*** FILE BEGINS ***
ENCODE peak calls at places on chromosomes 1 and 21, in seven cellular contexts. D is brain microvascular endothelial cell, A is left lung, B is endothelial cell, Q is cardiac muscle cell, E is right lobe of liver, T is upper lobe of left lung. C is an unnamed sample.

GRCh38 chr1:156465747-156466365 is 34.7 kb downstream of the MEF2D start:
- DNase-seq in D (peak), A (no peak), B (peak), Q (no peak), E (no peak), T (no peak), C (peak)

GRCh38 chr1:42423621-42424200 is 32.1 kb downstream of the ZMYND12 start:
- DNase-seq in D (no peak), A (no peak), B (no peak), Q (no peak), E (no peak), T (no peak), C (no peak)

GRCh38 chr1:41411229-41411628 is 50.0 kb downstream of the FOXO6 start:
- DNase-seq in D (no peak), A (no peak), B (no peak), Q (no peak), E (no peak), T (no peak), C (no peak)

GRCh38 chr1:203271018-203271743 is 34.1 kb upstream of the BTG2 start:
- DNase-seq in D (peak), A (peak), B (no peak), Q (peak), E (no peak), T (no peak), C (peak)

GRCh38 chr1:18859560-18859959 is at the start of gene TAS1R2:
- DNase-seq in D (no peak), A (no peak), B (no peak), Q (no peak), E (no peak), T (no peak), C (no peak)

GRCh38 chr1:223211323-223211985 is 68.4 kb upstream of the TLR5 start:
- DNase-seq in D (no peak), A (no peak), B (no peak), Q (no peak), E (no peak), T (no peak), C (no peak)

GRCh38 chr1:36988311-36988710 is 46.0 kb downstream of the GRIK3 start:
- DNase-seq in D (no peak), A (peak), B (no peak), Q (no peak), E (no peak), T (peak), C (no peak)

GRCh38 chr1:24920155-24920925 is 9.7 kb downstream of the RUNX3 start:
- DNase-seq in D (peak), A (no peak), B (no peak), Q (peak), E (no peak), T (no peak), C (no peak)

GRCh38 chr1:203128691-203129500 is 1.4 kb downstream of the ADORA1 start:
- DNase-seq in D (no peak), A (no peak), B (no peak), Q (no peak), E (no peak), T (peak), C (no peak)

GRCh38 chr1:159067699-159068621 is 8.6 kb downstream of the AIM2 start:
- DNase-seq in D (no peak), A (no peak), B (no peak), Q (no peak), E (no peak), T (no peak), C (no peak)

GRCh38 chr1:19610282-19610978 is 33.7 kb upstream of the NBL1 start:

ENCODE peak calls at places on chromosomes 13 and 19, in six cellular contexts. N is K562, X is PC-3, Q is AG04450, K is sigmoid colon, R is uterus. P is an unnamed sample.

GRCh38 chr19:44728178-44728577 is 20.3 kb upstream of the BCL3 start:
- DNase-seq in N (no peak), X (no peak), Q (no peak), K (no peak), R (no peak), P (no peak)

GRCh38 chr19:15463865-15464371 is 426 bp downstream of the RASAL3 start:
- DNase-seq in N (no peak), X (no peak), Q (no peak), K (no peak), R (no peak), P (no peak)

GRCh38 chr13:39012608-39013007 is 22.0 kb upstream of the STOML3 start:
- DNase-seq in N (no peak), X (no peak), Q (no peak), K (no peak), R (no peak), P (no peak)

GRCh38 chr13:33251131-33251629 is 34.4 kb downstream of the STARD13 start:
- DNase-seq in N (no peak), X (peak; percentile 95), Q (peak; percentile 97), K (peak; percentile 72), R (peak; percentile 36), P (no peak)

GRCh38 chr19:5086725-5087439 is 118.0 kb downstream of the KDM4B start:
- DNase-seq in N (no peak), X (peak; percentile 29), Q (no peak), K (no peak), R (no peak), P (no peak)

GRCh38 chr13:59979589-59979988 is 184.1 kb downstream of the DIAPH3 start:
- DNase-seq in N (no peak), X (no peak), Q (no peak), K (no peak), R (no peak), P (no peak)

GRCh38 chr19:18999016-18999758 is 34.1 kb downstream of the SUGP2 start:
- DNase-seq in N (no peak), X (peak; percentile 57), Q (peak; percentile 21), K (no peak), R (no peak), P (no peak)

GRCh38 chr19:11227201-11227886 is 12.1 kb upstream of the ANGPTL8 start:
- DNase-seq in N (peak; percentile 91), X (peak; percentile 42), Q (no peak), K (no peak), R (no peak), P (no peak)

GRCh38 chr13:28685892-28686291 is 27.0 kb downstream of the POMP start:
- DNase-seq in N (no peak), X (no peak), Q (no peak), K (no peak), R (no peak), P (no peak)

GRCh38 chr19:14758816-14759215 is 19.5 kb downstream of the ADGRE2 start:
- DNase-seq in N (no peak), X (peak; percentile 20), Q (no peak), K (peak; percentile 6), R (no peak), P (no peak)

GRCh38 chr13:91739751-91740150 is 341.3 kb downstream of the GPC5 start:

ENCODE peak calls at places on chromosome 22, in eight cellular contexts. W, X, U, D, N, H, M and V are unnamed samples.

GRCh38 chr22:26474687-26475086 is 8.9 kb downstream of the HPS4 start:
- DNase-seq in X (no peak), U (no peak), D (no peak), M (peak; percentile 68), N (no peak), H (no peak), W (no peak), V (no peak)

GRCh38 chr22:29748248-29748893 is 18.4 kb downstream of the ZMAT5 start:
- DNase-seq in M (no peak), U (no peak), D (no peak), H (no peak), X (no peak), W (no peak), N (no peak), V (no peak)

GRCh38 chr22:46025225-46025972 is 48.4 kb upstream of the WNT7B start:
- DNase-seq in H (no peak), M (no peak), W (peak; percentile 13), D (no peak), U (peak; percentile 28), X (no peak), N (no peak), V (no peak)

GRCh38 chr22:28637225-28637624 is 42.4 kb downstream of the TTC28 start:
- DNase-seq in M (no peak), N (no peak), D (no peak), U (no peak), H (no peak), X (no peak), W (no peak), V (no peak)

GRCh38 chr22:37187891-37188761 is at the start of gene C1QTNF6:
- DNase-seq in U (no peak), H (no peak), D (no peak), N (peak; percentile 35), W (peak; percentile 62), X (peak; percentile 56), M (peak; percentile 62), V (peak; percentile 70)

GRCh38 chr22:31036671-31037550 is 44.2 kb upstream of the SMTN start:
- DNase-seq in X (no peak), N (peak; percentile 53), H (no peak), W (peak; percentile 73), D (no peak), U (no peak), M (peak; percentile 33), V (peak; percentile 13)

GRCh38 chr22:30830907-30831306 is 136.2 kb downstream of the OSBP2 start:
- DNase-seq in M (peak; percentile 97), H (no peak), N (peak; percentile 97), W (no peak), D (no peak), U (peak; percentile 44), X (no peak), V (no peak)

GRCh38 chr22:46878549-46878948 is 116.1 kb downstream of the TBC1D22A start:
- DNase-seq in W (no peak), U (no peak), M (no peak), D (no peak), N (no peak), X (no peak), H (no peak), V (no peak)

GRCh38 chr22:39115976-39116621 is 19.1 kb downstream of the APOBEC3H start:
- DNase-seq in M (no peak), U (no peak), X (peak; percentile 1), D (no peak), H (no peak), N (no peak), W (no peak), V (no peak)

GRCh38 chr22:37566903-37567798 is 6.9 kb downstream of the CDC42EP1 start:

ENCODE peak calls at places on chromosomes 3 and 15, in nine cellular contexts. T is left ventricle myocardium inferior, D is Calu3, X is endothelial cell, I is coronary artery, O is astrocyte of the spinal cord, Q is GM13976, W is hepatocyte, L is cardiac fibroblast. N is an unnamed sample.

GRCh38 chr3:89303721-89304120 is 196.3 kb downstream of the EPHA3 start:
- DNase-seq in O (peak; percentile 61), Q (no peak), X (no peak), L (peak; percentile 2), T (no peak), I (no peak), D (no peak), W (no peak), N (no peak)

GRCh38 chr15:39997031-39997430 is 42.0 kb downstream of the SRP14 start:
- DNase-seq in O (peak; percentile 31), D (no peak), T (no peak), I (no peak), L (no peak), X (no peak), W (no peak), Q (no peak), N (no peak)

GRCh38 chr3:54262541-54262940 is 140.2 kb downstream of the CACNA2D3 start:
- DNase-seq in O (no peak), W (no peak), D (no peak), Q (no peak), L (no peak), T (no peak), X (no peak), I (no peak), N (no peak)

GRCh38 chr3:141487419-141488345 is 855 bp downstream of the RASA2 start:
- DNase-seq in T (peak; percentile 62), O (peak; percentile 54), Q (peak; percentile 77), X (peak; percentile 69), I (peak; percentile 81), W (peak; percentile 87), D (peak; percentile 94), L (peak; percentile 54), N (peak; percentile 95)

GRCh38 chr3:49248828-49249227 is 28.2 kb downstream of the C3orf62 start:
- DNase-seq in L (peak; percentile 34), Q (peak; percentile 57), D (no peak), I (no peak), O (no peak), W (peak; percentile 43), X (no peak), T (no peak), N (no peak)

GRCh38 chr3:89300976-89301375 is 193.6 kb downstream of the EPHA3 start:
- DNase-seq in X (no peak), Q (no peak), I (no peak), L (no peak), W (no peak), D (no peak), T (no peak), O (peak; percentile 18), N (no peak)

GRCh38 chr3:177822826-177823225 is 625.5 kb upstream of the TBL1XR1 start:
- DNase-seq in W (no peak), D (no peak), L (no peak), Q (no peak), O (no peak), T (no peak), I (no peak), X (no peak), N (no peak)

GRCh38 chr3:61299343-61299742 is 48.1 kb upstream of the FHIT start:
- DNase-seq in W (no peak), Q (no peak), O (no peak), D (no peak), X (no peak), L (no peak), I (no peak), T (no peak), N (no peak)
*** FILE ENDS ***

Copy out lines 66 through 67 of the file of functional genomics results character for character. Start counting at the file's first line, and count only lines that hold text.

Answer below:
GRCh38 chr3:89303721-89304120 is 196.3 kb downstream of the EPHA3 start:
- DNase-seq in O (peak; percentile 61), Q (no peak), X (no peak), L (peak; percentile 2), T (no peak), I (no peak), D (no peak), W (no peak), N (no peak)